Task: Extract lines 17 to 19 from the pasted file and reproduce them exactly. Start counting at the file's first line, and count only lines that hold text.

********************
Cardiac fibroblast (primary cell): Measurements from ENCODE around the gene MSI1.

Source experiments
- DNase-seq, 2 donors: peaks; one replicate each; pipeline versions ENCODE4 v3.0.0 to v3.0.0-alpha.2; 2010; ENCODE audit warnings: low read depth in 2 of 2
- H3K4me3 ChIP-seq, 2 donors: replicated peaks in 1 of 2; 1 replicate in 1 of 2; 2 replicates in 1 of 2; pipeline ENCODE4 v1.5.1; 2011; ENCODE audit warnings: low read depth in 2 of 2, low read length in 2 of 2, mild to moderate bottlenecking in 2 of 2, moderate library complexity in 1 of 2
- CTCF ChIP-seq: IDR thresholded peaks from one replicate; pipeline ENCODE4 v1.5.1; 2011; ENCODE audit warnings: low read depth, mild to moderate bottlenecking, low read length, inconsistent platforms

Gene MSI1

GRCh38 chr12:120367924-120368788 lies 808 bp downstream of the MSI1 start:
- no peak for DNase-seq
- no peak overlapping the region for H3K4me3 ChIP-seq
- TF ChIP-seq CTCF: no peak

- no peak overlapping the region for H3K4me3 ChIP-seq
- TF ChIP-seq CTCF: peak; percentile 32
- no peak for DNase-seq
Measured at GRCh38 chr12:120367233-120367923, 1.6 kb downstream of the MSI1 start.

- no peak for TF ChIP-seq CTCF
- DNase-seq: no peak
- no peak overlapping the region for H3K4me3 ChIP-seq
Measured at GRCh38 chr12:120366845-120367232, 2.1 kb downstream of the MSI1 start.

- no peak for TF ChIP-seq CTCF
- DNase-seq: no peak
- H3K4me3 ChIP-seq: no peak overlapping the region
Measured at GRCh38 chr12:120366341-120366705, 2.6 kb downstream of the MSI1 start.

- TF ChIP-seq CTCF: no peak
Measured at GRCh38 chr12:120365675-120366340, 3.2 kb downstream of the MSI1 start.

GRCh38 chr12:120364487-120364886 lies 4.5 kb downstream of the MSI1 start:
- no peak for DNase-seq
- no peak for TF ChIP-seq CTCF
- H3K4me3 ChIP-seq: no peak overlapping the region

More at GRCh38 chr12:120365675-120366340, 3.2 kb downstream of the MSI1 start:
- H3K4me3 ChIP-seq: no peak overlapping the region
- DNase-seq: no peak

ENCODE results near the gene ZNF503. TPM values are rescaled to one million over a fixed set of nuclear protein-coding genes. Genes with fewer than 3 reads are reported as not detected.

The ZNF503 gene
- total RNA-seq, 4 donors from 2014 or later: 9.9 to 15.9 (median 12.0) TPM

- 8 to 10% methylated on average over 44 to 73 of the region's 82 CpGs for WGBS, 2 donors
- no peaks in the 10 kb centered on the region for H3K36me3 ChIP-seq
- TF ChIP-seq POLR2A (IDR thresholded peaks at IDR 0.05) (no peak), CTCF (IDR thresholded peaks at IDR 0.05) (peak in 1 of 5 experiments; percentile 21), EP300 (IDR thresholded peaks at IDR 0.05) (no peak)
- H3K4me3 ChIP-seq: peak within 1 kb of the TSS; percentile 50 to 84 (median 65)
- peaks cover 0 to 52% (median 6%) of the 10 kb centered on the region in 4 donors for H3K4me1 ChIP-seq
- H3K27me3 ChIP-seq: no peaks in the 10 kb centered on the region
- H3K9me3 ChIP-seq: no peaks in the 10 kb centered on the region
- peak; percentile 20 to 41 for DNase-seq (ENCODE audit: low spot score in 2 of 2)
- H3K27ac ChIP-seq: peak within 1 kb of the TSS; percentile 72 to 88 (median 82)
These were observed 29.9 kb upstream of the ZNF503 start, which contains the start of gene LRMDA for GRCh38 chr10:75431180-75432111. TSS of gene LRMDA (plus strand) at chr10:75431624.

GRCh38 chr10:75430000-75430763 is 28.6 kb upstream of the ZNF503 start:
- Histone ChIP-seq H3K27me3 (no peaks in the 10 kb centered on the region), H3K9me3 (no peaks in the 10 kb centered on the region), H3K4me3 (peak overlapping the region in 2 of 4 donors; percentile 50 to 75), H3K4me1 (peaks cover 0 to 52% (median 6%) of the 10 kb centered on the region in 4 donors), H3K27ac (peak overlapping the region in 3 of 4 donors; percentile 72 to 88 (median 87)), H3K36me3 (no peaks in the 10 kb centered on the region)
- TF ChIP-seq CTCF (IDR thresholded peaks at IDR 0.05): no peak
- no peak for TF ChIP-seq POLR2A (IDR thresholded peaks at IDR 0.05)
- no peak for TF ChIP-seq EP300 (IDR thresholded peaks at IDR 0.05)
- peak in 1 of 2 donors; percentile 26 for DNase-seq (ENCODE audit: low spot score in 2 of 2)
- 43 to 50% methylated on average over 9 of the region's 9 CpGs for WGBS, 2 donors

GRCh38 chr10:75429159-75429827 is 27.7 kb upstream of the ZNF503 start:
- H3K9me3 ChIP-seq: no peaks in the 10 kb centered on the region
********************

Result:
- no peak overlapping the region for H3K4me3 ChIP-seq
Measured at GRCh38 chr12:120366845-120367232, 2.1 kb downstream of the MSI1 start.

- no peak for TF ChIP-seq CTCF